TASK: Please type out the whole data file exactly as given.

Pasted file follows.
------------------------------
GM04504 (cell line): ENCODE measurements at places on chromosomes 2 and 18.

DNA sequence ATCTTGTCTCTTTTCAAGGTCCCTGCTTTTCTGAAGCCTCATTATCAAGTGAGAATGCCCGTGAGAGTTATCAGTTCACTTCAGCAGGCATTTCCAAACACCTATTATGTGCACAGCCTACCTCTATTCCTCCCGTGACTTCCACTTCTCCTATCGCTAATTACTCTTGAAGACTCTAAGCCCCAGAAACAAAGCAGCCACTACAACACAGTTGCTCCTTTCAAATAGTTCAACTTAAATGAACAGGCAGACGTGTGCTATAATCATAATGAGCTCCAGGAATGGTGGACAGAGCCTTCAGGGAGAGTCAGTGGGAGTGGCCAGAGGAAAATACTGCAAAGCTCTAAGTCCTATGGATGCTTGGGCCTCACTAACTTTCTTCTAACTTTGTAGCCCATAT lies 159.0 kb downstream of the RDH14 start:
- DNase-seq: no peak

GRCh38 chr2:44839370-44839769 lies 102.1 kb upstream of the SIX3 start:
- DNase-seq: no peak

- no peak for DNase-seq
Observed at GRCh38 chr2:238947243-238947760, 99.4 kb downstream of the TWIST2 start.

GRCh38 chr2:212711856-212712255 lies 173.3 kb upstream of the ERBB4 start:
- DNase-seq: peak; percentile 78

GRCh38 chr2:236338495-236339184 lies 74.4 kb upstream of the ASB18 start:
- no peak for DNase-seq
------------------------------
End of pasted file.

GM04504 (cell line): ENCODE measurements at places on chromosomes 2 and 18.

DNA sequence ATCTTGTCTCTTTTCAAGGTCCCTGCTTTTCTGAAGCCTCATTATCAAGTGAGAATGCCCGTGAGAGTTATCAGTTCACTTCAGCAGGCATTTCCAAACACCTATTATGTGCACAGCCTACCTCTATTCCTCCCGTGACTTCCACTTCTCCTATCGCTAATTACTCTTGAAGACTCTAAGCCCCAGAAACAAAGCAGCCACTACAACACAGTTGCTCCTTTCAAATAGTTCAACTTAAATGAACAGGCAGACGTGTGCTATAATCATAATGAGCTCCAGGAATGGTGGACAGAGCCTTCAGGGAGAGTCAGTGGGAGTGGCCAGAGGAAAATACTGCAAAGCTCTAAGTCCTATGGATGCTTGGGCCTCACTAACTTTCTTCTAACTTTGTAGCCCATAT lies 159.0 kb downstream of the RDH14 start:
- DNase-seq: no peak

GRCh38 chr2:44839370-44839769 lies 102.1 kb upstream of the SIX3 start:
- DNase-seq: no peak

- no peak for DNase-seq
Observed at GRCh38 chr2:238947243-238947760, 99.4 kb downstream of the TWIST2 start.

GRCh38 chr2:212711856-212712255 lies 173.3 kb upstream of the ERBB4 start:
- DNase-seq: peak; percentile 78

GRCh38 chr2:236338495-236339184 lies 74.4 kb upstream of the ASB18 start:
- no peak for DNase-seq